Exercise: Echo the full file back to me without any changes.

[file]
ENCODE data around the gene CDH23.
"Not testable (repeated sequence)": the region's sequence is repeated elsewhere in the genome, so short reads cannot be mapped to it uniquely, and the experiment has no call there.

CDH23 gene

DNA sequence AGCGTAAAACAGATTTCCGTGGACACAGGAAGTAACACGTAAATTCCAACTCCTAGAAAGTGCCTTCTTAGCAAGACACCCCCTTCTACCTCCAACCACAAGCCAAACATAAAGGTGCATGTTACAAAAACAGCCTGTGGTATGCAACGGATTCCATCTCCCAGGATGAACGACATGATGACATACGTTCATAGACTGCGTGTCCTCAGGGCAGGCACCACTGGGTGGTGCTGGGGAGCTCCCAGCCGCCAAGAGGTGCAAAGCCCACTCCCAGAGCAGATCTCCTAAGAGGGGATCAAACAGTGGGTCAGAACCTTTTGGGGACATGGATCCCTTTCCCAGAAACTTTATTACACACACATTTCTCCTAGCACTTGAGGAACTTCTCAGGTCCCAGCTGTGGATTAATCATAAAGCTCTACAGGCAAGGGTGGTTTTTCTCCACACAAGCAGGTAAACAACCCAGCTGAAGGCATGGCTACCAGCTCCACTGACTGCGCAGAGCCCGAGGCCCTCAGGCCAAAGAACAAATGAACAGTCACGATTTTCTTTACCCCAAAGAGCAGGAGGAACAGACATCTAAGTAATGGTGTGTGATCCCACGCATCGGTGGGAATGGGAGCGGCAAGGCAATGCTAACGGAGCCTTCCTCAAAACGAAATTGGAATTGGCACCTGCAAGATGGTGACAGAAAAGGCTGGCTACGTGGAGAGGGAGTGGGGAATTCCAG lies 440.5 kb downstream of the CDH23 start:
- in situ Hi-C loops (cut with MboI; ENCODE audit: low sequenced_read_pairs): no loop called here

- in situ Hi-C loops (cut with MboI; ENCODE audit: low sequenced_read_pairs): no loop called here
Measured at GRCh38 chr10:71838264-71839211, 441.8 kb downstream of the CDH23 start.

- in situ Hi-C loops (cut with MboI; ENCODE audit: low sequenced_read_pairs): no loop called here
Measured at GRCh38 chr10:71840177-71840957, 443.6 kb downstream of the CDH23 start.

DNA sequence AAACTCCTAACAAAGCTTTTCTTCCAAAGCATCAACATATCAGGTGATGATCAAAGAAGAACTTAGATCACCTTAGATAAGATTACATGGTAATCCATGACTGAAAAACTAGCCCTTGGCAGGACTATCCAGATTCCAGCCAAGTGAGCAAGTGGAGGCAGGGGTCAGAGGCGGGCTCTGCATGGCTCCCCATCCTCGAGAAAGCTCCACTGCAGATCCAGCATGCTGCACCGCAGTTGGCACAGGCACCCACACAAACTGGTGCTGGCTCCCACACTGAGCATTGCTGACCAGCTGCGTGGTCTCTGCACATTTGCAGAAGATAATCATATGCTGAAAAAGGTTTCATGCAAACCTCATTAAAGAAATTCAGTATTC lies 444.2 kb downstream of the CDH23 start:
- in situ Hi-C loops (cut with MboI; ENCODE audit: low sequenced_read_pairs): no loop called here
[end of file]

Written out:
ENCODE data around the gene CDH23.
"Not testable (repeated sequence)": the region's sequence is repeated elsewhere in the genome, so short reads cannot be mapped to it uniquely, and the experiment has no call there.

CDH23 gene

DNA sequence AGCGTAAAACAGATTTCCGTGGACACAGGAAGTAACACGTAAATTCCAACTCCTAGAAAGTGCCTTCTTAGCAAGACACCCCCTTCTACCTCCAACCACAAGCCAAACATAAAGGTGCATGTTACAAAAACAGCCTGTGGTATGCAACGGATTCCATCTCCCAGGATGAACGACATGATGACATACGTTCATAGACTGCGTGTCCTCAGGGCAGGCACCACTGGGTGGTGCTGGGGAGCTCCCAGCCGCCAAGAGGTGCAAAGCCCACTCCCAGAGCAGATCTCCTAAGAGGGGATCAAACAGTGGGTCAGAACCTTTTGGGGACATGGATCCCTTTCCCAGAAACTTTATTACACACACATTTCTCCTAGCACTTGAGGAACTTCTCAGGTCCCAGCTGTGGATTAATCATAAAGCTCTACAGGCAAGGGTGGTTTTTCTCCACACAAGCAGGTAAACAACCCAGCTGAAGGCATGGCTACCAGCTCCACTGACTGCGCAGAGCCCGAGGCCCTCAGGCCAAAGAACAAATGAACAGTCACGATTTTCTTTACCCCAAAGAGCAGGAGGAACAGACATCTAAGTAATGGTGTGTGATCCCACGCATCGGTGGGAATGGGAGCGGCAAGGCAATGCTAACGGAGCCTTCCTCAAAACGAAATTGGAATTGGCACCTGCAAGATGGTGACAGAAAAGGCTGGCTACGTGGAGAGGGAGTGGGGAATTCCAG lies 440.5 kb downstream of the CDH23 start:
- in situ Hi-C loops (cut with MboI; ENCODE audit: low sequenced_read_pairs): no loop called here

- in situ Hi-C loops (cut with MboI; ENCODE audit: low sequenced_read_pairs): no loop called here
Measured at GRCh38 chr10:71838264-71839211, 441.8 kb downstream of the CDH23 start.

- in situ Hi-C loops (cut with MboI; ENCODE audit: low sequenced_read_pairs): no loop called here
Measured at GRCh38 chr10:71840177-71840957, 443.6 kb downstream of the CDH23 start.

DNA sequence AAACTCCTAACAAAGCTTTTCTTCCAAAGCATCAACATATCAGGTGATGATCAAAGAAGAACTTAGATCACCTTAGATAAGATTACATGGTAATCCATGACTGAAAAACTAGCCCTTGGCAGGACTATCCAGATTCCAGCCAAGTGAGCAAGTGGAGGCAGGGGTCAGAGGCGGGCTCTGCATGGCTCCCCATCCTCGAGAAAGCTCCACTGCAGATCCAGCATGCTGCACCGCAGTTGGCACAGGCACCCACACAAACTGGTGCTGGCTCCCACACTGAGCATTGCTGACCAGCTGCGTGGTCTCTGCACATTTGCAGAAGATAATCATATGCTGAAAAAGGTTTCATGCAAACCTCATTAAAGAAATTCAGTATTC lies 444.2 kb downstream of the CDH23 start:
- in situ Hi-C loops (cut with MboI; ENCODE audit: low sequenced_read_pairs): no loop called here